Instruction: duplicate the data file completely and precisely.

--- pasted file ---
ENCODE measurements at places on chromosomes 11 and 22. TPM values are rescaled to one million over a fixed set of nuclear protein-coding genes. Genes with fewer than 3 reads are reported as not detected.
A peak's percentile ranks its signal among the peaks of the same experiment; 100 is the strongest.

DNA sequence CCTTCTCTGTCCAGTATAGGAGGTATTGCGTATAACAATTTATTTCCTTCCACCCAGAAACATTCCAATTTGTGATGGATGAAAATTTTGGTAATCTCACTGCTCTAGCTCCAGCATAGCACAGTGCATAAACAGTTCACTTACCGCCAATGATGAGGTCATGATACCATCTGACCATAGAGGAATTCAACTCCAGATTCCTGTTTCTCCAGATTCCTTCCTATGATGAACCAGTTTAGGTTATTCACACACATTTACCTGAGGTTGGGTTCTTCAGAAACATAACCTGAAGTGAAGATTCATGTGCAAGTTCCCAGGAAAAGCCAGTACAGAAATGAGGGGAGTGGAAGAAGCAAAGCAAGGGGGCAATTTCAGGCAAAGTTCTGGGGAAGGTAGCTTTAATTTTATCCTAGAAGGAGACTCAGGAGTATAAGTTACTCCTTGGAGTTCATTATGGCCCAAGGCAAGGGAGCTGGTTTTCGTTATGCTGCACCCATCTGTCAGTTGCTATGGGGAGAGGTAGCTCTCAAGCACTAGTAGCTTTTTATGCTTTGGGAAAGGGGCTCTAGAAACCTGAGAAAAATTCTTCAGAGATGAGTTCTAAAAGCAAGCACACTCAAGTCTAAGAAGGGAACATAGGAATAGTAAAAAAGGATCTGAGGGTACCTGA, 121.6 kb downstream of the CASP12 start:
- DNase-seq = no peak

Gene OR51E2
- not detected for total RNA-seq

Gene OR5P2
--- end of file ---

ENCODE measurements at places on chromosomes 11 and 22. TPM values are rescaled to one million over a fixed set of nuclear protein-coding genes. Genes with fewer than 3 reads are reported as not detected.
A peak's percentile ranks its signal among the peaks of the same experiment; 100 is the strongest.

DNA sequence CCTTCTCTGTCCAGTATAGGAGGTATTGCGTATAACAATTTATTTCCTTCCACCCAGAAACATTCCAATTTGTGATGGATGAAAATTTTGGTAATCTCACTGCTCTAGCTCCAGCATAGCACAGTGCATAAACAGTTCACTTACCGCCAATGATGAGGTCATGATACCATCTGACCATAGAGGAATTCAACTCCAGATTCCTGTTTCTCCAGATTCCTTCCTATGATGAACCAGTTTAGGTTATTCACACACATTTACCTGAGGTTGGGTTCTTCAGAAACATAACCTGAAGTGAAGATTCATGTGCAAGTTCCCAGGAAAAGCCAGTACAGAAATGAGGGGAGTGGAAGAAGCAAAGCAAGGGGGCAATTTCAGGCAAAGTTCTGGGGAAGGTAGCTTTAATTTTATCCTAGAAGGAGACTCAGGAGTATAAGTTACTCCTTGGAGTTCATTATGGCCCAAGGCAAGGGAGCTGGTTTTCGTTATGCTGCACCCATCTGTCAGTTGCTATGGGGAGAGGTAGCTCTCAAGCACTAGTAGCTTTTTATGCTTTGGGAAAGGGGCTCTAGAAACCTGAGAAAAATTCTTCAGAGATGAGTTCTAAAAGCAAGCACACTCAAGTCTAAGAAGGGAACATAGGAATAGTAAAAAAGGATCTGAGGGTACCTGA, 121.6 kb downstream of the CASP12 start:
- DNase-seq = no peak

Gene OR51E2
- not detected for total RNA-seq

Gene OR5P2